Many varying classes and levels are participating in a semester-long book project. While every class has a slightly different project, according to English teacher, Tabitha Lopez, her goal for all of them is the same.
“Independent book projects force you to think critically about a book and show interest in other novels,” Lopez said.
Lopez made a list of novels that her students can pick from which allows them to be more independent and passionate about their project.
“I am excited to read the book and make an interesting project about it,” freshman Julian Rojas said, “I love that we are allowed to pick what book we want to do and that makes me even more excited to read it.”
Yet, some students are still unhappy despite the choice involved with the book projects. Freshman Louie Cordova expressed his lack of excitement.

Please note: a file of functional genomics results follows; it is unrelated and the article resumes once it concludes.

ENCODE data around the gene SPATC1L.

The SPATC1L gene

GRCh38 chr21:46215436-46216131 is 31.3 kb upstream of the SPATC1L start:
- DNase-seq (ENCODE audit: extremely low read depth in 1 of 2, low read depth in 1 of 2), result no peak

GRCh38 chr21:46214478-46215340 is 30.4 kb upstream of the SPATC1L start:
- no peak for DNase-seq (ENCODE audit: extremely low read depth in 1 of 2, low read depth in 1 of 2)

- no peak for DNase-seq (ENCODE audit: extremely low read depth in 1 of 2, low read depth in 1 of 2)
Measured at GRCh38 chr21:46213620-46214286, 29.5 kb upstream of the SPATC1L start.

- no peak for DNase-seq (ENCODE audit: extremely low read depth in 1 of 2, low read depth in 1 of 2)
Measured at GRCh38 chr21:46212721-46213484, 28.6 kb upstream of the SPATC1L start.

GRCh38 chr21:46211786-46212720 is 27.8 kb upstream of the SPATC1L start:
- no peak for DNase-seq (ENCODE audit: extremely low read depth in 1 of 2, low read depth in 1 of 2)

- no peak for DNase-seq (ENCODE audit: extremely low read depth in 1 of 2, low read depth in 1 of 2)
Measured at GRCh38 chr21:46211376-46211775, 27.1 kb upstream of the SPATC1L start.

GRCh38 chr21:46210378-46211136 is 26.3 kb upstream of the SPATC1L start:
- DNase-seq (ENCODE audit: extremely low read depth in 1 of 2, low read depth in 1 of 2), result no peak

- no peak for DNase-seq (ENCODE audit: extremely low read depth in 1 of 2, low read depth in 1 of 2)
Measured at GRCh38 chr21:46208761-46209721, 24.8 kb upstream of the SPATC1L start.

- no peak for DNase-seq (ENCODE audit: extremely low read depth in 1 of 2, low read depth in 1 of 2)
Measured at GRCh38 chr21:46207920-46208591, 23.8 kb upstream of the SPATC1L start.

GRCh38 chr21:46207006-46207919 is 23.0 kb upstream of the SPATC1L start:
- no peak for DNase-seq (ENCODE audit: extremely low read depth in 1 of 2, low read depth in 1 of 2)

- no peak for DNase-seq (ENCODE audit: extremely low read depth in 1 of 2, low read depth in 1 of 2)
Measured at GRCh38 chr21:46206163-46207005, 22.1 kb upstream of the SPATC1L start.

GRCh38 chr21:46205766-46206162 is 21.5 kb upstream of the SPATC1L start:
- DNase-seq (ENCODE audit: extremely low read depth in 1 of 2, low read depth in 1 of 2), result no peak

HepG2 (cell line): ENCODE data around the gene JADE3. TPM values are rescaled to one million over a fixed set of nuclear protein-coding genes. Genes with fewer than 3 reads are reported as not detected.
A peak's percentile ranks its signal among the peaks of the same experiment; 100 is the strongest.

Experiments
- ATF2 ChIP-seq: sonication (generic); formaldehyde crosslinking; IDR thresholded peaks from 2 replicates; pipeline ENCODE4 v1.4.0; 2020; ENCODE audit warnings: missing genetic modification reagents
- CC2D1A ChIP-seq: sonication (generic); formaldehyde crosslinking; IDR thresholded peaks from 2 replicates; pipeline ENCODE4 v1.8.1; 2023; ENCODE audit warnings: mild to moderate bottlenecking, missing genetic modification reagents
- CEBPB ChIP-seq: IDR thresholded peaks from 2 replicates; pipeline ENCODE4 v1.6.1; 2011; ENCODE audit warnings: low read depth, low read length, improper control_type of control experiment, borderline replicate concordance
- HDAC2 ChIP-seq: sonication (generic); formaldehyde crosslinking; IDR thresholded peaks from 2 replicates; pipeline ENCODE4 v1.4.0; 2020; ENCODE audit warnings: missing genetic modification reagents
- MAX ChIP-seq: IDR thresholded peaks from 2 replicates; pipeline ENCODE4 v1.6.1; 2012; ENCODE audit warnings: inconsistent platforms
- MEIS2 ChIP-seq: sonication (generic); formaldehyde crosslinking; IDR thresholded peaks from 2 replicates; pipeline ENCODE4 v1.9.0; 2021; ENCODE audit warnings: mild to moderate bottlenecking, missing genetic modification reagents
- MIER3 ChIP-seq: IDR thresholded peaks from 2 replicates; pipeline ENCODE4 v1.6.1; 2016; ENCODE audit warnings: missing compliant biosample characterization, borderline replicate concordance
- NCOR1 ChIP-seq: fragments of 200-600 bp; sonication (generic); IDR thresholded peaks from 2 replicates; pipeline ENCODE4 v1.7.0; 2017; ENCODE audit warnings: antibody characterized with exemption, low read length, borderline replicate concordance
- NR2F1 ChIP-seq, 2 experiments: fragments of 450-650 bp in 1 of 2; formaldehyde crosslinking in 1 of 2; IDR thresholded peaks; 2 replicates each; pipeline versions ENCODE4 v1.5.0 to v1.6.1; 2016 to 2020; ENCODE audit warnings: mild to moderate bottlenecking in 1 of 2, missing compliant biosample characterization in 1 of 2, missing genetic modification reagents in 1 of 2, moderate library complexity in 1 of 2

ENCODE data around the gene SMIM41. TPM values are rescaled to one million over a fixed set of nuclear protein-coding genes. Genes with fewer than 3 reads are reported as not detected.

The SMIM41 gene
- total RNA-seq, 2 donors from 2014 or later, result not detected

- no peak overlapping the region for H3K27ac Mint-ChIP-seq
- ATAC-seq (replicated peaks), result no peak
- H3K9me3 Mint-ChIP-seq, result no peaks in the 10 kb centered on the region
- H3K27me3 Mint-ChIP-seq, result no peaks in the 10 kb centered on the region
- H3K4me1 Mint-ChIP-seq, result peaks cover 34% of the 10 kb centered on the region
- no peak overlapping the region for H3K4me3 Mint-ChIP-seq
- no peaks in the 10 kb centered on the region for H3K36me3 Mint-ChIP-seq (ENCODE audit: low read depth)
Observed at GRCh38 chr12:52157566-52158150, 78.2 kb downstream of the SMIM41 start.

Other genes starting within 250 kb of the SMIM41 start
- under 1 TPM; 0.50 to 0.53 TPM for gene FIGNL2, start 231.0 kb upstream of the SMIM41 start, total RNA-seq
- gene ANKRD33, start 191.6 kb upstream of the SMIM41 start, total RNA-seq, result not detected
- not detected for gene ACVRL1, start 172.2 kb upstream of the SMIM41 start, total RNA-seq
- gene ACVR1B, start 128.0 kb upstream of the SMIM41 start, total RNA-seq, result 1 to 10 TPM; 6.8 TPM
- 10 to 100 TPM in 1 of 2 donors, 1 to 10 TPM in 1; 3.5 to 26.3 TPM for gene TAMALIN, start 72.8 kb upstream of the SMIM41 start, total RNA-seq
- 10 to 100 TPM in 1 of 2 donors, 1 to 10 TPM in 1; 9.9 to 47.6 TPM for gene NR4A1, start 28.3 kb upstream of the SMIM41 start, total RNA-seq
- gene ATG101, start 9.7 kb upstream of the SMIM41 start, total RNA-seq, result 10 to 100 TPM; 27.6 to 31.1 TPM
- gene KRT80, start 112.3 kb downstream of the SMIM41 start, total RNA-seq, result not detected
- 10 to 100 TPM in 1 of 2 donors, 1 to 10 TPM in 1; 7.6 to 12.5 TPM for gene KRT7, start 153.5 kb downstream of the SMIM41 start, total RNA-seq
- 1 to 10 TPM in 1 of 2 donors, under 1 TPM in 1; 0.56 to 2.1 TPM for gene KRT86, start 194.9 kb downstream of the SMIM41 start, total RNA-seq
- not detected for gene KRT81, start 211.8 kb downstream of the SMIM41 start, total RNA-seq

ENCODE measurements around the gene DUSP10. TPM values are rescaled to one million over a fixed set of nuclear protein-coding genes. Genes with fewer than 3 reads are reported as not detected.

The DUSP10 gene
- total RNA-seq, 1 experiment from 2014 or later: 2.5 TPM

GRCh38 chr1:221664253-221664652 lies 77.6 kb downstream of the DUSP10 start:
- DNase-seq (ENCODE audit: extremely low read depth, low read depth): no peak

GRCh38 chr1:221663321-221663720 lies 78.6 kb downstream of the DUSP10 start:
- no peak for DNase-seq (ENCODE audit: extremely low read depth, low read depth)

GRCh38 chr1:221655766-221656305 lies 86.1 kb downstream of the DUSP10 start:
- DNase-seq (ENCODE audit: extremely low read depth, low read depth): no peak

“With all the new projects, I think it’ll be hard to be doing a big project and then multiple little projects… What’s the point?” Cordova said.
Berlyn Whitlock, a freshman, is another student who thought there was too much work involved with the projects and sees little reason for the overload.
“I like English a lot but we have so many projects and I think it distracts us and doesn’t really allow us to dive deep into the book and explore it more,” Whitlock said.
Teachers are encouraged to give students more projects because the school is switching to Project Based Learning.
“There are a lot of projects we are doing right now, but Ms. Lopez always gives us work time in class to work on them,” Rojas said. “Sometimes we will have homework but it’s never overbearing.”
These projects will help students to develop a better understanding for reading, especially for students that didn’t enjoy reading at the beginning of the year. Lopez is dedicated to encouraging her students and to help them find their love for reading.
“A lot of students tell me they’ve never finished a book before,” Lopez said. “I want them to have a positive experience with reading.”